Substantial business value is often lost when companies require capital on an expedited basis.  Lacking flexibility and options, the cost of short term debt and equity solutions can be exorbitant and put personal finances at risk, let alone the future of the business.   Avoiding these scenarios requires a company to understand at a very granular level how it creates cash flow and where it consumes resources, and what flexibility it has on either axis.  Economic contraction will elongate receivable and payable cycles and change the terms on inventory purchasing.  A well-run company will engage in frequent dialogue with parties throughout its supply chain in order to determine how the flow of cash is changing.  If there are downstream needs, they must be identified and aggressively dealt with, and will often require difficult decisions.  Companies that are proactive in the management of their capital needs stand the best chance of weathering the storm.

Seek Counsel

These are unprecedented times, but you need not navigate them alone. Most family-owned businesses value their privacy, especially when it comes to financial matters.  While we understand and appreciate this view, a company does not necessarily need to disclose all critical information about its operations in order to benefit from valuable insight from third parties.  Similarly situated business executives, lawyers, accountants, family planners and commercial and investment bankers can all be great sources of ideas and information.  These parties are situated on the front lines of deal activity and capital formation.  We are seeing smart, well-run family business seek our counsel and those of our partners, and many of these companies are trying to understand how they can take advantage of this downturn.  If you have ever considered instituting a board of directors and advisory board, now would be an ideal time to surround yourself with people who will give you candid and actionable advice.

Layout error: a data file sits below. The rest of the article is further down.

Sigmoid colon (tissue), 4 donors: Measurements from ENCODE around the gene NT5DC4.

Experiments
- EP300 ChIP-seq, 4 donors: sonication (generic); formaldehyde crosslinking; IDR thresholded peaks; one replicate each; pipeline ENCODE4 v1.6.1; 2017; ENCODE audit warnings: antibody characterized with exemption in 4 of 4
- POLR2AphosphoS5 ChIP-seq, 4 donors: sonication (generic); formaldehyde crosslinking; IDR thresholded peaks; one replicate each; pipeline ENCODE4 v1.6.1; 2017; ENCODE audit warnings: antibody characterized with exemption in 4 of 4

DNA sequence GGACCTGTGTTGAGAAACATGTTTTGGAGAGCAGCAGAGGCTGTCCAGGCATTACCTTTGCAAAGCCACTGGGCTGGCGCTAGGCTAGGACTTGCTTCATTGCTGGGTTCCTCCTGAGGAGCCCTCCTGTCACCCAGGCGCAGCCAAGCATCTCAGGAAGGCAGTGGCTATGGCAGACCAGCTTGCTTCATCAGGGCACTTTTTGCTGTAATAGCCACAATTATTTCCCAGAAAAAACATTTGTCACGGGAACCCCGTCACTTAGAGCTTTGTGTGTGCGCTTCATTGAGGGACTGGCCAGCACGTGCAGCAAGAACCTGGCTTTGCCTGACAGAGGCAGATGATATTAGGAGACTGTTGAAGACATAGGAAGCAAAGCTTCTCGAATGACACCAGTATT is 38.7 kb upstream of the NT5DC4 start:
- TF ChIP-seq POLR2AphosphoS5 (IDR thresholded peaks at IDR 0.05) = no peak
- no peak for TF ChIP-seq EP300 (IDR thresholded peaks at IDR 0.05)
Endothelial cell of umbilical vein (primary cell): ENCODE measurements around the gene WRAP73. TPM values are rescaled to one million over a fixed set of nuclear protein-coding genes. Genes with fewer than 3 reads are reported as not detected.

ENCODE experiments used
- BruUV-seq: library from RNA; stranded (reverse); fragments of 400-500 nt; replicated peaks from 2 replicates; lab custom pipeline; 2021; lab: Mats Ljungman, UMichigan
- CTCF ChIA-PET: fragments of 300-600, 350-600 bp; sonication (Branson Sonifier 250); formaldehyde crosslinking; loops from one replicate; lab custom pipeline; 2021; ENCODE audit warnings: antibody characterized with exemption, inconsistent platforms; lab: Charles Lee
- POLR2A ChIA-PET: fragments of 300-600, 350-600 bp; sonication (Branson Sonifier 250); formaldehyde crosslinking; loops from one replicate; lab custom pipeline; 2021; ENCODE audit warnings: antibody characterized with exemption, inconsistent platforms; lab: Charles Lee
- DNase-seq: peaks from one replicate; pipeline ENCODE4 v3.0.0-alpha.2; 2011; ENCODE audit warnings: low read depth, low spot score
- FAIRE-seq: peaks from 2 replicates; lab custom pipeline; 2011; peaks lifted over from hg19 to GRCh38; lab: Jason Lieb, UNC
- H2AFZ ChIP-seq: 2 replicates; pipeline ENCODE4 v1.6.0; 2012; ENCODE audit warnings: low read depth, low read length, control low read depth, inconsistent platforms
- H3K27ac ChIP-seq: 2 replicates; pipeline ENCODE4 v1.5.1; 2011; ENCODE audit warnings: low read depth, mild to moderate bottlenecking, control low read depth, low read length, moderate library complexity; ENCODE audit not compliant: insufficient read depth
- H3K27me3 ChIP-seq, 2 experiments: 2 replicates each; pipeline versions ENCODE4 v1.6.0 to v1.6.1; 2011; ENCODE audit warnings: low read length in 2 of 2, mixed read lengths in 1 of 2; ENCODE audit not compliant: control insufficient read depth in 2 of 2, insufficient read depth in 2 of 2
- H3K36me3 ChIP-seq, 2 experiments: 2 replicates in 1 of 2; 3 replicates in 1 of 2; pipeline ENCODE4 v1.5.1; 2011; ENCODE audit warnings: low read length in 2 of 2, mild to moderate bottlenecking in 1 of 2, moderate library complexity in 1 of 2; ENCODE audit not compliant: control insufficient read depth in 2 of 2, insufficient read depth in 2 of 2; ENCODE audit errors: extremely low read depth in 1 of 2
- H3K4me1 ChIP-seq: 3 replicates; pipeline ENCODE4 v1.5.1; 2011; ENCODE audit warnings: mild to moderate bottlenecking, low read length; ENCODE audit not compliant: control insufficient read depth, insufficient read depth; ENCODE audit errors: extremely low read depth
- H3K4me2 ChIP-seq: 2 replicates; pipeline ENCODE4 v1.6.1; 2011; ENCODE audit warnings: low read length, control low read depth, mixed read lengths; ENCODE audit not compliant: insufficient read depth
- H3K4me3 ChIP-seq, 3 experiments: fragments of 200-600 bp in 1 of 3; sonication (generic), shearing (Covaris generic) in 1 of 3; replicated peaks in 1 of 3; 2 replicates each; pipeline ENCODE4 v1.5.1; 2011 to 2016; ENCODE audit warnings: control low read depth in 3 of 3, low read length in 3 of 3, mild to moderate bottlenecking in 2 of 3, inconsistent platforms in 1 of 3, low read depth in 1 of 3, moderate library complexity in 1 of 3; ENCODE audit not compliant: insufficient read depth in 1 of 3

Consider Creative Alternatives for Liquidity

While a number of traditional liquidity avenues are closed or are offering low valuations to owners, viable options do exist for creating owner liquidity in the current environment.  Mezzanine debt continues to be an avenue for companies generating at least $3 million of EBITDA.  We are also seeing a limited number of leveraged buyouts and take-private transactions being consummated at attractive valuations utilizing debt from Canadian financial institutions, who seem to be lending more liberally.  Finally, we expect ESOPs to make a strong comeback as the valuation of contributed equity is based more on technical parameters as opposed to recently observed market multiples.  Both private equity and debt alternatives remain available to underwrite ESOPs.

There is no panacea for our economic ailments, but family-owned middle-market companies can take steps to ensure their long-term future. Doing this, however, means embracing a more open and proactive approach. Companies that adopt prudent and decisive action will be poised to prosper when a recovery takes hold.


Last in the series I had been working, which you can download it here.

The contraction of the U.S. economy has resulted in upheaval in the middle market transaction environment. Both private equity and strategic buyers are facing challenges in getting deals done. That said, we believe the popular press has gone too far in their characterizations in an effort to remain relevant.

While we see 2009 as a challenging year at best, opportunities remain available to attract capital and achieve liquidity for shareholders. The capital markets are not closed and M&A is not dead. That’s not to say that everyone will enjoy the same alternatives.

In the final piece of our three part series, we provide insight into the deals that will get done in 2009 and how companies can best situate themselves to take advantage of those opportunities. In short, this is an availability of capital market, not a cost of capital market.

/bryan jaffe